In one of his curatorial projects Robert Seidel took another route. While his curatorial works such as for the Austrian Film Museum, the Kunstsammlung Jena art collection, the Denver Film Society or the Künstlerhaus Bethanien art centre in Berlin availed of classic exhibition and screening formats, Crystallized Skins, a pavilion in “The Wrong – New Digital Art Biennale” (2015/2016), was devoted to virtual sculptures that were created by thirteen international artists. Their matter, consisting of polygons and the designing DNA, arose from digital animation. White, textureless and static, these sculptures referred to plaster cast collections of ancient sculptures steeped in history. However they did exist in a threshold zone of perception: It was possible to experience them three-dimensionally in the pavilion, or as they were originally conceived. Yet their actual habitat remained the two-dimensional film.
With Husby-klit bk., Robert Seidel returned to the cinema screen in 2017. However, the work is at home in many other contexts as well above and beyond this. In a dialogue with the music piece of the same name from the band Esmark (Nikolai von Sallwitz and Alsen Rau), Husby-klit bk. alternates between being a music clip and a visualisation of sounds through to being an experimental film and an installation – depending on the exhibition context. As is the case with many other works, Seidel used software he himself developed in order to immerse himself in the live performance character of Esmark’s working method especially, so as to instinctively and improvisationally combine his visual elements with the sound elements, such as in the Soundart 2018 event in the WDR Funkhaus TV broadcasting centre in Cologne. With the clip on the internet or the film in the cinema merely being one version, one interpretation of that situation in which it was created.
By contrast in the Weilheim Municipal Museum, Husby-klit bk. was exhibited scenographically. A museum room became a diorama, on which the ecstatic structures of the projected video images glided over regionally historic everyday objects and across the walls. For this, Seidel arranged individual exhibits separately to some extent. In this way, a small incense burner briefly grew to become a huge shadow tower that disappeared like a chimera a moment later in the diffuse, pulsating fog of the video light. The surfaces of the museum objects were newly appraised haptically through the visual perception. The static historical picture there, asserted by the space as being a museum setting, began to falter, proportions kept changing, and distortions arose flickeringly. The exaggerations resulting from the video projection created a new focus.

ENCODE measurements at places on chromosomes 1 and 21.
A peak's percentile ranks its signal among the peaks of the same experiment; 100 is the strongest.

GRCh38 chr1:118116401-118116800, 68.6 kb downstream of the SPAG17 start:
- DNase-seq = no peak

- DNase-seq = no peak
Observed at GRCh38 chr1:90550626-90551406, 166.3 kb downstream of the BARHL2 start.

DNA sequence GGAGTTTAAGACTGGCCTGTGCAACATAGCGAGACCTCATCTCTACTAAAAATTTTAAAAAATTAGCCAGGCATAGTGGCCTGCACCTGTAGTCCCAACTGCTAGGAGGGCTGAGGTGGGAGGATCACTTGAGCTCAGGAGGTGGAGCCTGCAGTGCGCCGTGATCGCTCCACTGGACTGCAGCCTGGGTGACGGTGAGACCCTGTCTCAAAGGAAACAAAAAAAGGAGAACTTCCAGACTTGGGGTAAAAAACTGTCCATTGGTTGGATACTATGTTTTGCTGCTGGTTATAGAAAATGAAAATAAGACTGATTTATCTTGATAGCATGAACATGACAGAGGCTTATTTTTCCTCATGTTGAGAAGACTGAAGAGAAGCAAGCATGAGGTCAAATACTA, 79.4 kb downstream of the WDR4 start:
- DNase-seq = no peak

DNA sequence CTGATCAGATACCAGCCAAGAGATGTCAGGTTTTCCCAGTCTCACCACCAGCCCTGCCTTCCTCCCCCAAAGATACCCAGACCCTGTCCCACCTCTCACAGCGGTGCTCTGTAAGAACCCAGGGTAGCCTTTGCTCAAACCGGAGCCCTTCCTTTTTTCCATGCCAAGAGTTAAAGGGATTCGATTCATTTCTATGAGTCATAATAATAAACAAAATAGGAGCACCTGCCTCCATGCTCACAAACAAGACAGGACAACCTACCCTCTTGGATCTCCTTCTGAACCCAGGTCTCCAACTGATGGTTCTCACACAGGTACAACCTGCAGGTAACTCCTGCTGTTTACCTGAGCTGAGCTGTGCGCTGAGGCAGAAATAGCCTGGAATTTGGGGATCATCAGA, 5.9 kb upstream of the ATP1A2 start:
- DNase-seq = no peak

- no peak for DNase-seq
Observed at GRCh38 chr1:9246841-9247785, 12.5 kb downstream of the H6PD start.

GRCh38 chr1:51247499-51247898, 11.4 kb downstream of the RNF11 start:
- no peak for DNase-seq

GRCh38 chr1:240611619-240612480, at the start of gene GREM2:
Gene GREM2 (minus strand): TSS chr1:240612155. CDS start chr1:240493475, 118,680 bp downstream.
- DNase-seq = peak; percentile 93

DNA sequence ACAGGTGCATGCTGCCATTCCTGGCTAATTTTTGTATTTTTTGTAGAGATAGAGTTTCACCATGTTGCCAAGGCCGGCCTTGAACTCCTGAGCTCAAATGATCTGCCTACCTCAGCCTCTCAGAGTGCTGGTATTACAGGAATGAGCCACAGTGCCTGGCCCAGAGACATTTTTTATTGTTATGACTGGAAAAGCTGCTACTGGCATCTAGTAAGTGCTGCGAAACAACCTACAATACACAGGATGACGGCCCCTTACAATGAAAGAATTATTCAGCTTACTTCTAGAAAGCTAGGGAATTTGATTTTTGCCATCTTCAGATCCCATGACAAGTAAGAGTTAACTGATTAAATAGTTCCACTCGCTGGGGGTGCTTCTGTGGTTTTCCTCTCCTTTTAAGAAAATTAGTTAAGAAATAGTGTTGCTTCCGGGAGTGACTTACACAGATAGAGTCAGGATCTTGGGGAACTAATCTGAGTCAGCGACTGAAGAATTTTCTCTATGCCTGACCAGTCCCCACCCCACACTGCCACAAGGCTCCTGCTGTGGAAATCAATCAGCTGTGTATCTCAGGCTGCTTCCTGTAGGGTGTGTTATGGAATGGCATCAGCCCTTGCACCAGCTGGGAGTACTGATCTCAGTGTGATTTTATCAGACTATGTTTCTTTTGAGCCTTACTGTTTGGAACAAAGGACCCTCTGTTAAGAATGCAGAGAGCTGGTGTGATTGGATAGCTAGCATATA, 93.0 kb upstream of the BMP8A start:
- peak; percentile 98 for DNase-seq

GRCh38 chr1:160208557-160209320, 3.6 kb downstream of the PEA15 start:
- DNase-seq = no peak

For Robert Seidel, such artistic shaping and creativity are the result of a long process of experience:
“Fifteen years ago, I would have visited the museum and looked for a piece of clear wall that would work for me as a screen for the projections. But the location was made to be changed. Nonetheless, I worked here solely with the timber framework that provided a far more enclosed framing than with the completely open tempest, for instance. But this approach proved to be excellent because many of the artefacts in the museum are frequently exhibited in frames and display cases. And the viewer often thinks that objects in such frames are a detail or a part of a whole – in the sense of a window onto something larger. However, if you don’t have such a frame, you have to create the illusion that something is large and all-embracing because the framing edges are lacking that would suggest it continues beyond them. But for that, you’d have to clarify some technical obstacles in turn that’d make a production cost intensive because of the more powerful projectors required, among others. And the artistic performance itself then quickly becomes a fraction of the calculation.”
The distorted video footage in Husby-klit bk, which was originally real, indicates in fleeting forms objects found on a woodland walk. Tree bark, ferns and scattered sunspots on grass shimmer through the overlaid images. The work’s basis consists of travel shots that Robert Seidel collected without a specific aim but because of their visual expression. The shots do subsequently detach themselves from their specific local origins both in memory and in the work processes, yet their contours never completely dissolve and thus influence the current process of perception. In this way, whether in the cinema, the gallery, the museum or an open landscape, Robert Seidel creates aesthetic intermediate spaces and locations.
(1) All quotes in the text from an interview by the author with Robert Seidel on November 5th 2018 in Berlin.